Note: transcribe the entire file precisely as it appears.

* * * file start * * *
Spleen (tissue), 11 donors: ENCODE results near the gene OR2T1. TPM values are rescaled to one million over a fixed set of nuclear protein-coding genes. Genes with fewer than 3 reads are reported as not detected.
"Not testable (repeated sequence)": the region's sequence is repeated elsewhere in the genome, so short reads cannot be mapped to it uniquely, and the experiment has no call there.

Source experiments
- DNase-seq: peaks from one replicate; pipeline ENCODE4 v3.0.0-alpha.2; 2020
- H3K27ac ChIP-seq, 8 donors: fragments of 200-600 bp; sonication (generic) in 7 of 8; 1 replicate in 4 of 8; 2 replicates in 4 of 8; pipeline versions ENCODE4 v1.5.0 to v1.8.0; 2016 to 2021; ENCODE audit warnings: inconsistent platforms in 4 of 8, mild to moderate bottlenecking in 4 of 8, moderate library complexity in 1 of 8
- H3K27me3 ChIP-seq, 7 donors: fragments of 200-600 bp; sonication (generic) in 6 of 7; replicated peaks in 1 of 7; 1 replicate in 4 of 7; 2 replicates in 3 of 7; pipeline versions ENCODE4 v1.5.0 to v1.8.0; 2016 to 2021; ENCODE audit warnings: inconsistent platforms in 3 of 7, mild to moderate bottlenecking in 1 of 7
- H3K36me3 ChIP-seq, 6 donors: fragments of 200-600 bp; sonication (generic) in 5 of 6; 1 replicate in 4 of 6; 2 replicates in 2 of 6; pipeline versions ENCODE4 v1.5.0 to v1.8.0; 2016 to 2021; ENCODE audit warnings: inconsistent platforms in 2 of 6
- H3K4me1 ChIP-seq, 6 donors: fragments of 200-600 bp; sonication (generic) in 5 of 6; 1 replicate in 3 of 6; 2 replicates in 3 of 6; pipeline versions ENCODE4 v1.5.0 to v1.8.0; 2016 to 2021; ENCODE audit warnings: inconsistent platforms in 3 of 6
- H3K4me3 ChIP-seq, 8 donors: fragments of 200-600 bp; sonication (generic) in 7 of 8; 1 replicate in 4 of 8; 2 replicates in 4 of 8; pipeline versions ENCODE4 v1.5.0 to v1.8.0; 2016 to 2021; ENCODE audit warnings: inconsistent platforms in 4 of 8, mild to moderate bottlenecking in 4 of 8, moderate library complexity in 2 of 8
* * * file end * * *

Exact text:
Spleen (tissue), 11 donors: ENCODE results near the gene OR2T1. TPM values are rescaled to one million over a fixed set of nuclear protein-coding genes. Genes with fewer than 3 reads are reported as not detected.
"Not testable (repeated sequence)": the region's sequence is repeated elsewhere in the genome, so short reads cannot be mapped to it uniquely, and the experiment has no call there.

Source experiments
- DNase-seq: peaks from one replicate; pipeline ENCODE4 v3.0.0-alpha.2; 2020
- H3K27ac ChIP-seq, 8 donors: fragments of 200-600 bp; sonication (generic) in 7 of 8; 1 replicate in 4 of 8; 2 replicates in 4 of 8; pipeline versions ENCODE4 v1.5.0 to v1.8.0; 2016 to 2021; ENCODE audit warnings: inconsistent platforms in 4 of 8, mild to moderate bottlenecking in 4 of 8, moderate library complexity in 1 of 8
- H3K27me3 ChIP-seq, 7 donors: fragments of 200-600 bp; sonication (generic) in 6 of 7; replicated peaks in 1 of 7; 1 replicate in 4 of 7; 2 replicates in 3 of 7; pipeline versions ENCODE4 v1.5.0 to v1.8.0; 2016 to 2021; ENCODE audit warnings: inconsistent platforms in 3 of 7, mild to moderate bottlenecking in 1 of 7
- H3K36me3 ChIP-seq, 6 donors: fragments of 200-600 bp; sonication (generic) in 5 of 6; 1 replicate in 4 of 6; 2 replicates in 2 of 6; pipeline versions ENCODE4 v1.5.0 to v1.8.0; 2016 to 2021; ENCODE audit warnings: inconsistent platforms in 2 of 6
- H3K4me1 ChIP-seq, 6 donors: fragments of 200-600 bp; sonication (generic) in 5 of 6; 1 replicate in 3 of 6; 2 replicates in 3 of 6; pipeline versions ENCODE4 v1.5.0 to v1.8.0; 2016 to 2021; ENCODE audit warnings: inconsistent platforms in 3 of 6
- H3K4me3 ChIP-seq, 8 donors: fragments of 200-600 bp; sonication (generic) in 7 of 8; 1 replicate in 4 of 8; 2 replicates in 4 of 8; pipeline versions ENCODE4 v1.5.0 to v1.8.0; 2016 to 2021; ENCODE audit warnings: inconsistent platforms in 4 of 8, mild to moderate bottlenecking in 4 of 8, moderate library complexity in 2 of 8